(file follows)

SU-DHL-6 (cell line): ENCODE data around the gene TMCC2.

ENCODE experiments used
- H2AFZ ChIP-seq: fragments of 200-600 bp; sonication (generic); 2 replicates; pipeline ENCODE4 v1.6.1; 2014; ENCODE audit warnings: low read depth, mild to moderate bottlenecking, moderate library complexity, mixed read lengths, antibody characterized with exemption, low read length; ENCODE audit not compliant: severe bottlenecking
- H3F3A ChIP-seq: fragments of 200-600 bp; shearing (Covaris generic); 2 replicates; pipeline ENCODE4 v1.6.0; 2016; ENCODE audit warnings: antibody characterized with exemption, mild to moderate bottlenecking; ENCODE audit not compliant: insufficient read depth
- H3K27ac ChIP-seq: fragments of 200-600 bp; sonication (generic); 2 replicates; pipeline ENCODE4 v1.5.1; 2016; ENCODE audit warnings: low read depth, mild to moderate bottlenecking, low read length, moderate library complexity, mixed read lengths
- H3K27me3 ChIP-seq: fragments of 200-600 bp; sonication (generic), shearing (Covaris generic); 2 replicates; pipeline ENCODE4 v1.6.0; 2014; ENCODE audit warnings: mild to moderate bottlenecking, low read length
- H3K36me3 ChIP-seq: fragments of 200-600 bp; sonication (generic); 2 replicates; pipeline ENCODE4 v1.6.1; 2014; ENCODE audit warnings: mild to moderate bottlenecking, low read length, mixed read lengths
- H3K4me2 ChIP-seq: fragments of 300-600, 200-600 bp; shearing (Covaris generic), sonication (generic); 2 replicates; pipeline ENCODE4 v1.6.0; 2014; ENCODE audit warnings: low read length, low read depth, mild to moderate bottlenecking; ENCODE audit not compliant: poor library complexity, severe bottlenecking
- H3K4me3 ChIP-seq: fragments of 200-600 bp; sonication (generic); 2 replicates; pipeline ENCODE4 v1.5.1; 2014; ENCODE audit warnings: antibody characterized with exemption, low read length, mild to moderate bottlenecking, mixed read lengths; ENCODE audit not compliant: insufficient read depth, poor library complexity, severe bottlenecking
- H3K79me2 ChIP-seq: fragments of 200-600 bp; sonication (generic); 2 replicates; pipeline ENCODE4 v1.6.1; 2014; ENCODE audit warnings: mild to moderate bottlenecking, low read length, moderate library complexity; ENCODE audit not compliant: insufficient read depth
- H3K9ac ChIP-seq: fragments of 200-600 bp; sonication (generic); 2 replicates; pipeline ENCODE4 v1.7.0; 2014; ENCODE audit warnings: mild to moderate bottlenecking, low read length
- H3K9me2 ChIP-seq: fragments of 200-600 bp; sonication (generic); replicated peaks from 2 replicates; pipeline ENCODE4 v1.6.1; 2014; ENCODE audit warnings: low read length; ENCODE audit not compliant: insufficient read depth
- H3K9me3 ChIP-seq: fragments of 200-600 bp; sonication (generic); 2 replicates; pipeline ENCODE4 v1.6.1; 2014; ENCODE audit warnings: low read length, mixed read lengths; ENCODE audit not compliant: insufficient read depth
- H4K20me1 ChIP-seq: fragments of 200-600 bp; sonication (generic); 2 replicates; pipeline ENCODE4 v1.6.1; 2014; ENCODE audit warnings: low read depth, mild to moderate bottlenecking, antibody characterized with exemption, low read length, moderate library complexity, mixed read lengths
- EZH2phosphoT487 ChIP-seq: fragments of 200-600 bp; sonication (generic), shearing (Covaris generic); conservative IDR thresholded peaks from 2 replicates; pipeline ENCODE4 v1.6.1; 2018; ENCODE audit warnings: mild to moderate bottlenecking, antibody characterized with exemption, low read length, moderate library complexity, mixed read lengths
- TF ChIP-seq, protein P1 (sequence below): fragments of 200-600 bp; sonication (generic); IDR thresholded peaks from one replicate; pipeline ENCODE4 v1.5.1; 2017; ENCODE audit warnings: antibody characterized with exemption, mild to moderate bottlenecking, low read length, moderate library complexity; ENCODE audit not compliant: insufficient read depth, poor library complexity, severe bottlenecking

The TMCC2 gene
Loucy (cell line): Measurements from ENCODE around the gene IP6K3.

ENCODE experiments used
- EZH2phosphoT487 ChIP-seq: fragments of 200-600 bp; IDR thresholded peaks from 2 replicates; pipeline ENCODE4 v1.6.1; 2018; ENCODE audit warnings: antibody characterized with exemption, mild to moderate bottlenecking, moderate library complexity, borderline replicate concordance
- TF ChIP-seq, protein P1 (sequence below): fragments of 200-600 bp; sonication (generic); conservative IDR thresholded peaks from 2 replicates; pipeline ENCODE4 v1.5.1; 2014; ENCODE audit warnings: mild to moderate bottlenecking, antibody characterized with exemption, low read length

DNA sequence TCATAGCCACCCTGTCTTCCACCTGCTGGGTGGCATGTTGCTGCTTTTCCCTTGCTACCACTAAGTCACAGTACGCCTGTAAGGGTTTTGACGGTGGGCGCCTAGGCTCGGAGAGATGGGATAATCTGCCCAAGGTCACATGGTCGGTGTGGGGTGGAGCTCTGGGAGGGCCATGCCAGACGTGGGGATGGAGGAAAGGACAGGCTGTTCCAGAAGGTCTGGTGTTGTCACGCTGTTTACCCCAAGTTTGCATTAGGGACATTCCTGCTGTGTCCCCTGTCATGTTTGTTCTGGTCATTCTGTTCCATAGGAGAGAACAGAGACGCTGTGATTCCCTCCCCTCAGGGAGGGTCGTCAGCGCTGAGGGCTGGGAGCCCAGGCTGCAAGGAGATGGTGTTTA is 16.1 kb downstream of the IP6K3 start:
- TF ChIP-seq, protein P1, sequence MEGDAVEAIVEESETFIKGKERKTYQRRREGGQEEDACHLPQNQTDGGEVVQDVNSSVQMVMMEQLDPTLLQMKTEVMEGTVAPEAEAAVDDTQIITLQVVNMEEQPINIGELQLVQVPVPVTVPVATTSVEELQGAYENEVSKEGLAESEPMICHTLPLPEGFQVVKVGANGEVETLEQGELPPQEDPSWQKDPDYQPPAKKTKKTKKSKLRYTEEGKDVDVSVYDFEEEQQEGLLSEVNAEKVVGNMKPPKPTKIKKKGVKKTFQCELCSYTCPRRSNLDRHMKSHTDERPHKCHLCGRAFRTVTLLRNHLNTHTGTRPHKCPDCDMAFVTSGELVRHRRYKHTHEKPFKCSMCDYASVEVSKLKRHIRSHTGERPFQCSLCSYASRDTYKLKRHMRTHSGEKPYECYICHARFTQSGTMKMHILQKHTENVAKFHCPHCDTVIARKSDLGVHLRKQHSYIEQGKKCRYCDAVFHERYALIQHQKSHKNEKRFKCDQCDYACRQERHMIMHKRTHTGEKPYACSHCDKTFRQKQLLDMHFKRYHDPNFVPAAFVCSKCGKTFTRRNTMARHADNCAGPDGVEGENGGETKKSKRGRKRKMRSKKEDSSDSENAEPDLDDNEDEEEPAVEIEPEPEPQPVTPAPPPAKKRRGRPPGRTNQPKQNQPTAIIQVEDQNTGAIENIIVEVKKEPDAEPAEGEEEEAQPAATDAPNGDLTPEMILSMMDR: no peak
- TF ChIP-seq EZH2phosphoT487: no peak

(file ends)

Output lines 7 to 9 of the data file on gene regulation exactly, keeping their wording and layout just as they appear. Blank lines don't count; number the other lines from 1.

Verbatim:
- H3K36me3 ChIP-seq: fragments of 200-600 bp; sonication (generic); 2 replicates; pipeline ENCODE4 v1.6.1; 2014; ENCODE audit warnings: mild to moderate bottlenecking, low read length, mixed read lengths
- H3K4me2 ChIP-seq: fragments of 300-600, 200-600 bp; shearing (Covaris generic), sonication (generic); 2 replicates; pipeline ENCODE4 v1.6.0; 2014; ENCODE audit warnings: low read length, low read depth, mild to moderate bottlenecking; ENCODE audit not compliant: poor library complexity, severe bottlenecking
- H3K4me3 ChIP-seq: fragments of 200-600 bp; sonication (generic); 2 replicates; pipeline ENCODE4 v1.5.1; 2014; ENCODE audit warnings: antibody characterized with exemption, low read length, mild to moderate bottlenecking, mixed read lengths; ENCODE audit not compliant: insufficient read depth, poor library complexity, severe bottlenecking